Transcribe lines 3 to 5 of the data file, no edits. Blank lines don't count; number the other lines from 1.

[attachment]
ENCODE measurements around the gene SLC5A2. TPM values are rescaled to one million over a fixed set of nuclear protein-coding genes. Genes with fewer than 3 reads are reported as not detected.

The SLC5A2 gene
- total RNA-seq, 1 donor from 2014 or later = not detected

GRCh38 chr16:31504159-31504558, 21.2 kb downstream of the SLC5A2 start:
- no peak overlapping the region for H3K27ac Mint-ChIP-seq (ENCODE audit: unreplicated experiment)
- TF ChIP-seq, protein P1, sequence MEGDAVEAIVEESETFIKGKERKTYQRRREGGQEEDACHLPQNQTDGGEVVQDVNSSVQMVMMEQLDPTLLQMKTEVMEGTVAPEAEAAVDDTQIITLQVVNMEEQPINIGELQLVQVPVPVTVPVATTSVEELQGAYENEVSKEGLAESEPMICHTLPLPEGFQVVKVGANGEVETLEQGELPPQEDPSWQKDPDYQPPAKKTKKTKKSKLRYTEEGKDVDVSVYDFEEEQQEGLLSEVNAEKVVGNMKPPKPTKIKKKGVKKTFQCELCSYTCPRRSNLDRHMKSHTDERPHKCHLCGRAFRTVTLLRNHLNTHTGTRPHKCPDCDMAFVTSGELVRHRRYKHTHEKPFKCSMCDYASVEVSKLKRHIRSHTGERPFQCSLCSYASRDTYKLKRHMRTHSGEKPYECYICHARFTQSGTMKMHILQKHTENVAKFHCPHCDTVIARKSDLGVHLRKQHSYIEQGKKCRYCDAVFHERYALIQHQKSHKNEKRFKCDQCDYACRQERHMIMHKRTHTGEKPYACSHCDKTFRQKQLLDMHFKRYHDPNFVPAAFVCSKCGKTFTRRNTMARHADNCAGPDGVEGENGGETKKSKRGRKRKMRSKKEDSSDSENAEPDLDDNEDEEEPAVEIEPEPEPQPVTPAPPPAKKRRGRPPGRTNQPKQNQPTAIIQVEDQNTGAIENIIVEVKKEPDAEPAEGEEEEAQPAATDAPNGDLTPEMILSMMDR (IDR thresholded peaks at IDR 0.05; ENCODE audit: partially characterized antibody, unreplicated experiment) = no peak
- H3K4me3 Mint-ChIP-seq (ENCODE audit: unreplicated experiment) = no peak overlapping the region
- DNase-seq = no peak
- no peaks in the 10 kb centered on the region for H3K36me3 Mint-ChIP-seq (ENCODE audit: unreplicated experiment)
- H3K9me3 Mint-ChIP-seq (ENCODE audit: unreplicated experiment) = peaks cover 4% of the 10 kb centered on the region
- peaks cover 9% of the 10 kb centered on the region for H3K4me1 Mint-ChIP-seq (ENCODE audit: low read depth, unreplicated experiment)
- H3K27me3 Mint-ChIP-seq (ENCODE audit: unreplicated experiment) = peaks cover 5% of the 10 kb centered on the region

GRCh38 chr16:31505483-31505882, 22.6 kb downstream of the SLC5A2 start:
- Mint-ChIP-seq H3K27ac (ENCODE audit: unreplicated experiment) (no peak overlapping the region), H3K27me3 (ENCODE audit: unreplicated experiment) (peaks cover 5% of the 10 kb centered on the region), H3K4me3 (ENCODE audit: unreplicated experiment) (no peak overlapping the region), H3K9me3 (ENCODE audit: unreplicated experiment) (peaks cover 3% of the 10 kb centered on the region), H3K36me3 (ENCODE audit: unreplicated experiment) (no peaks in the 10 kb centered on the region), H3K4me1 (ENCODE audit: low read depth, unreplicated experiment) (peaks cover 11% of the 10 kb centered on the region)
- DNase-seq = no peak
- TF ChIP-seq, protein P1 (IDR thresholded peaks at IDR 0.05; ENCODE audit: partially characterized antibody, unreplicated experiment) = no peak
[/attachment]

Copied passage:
- total RNA-seq, 1 donor from 2014 or later = not detected

GRCh38 chr16:31504159-31504558, 21.2 kb downstream of the SLC5A2 start:
- no peak overlapping the region for H3K27ac Mint-ChIP-seq (ENCODE audit: unreplicated experiment)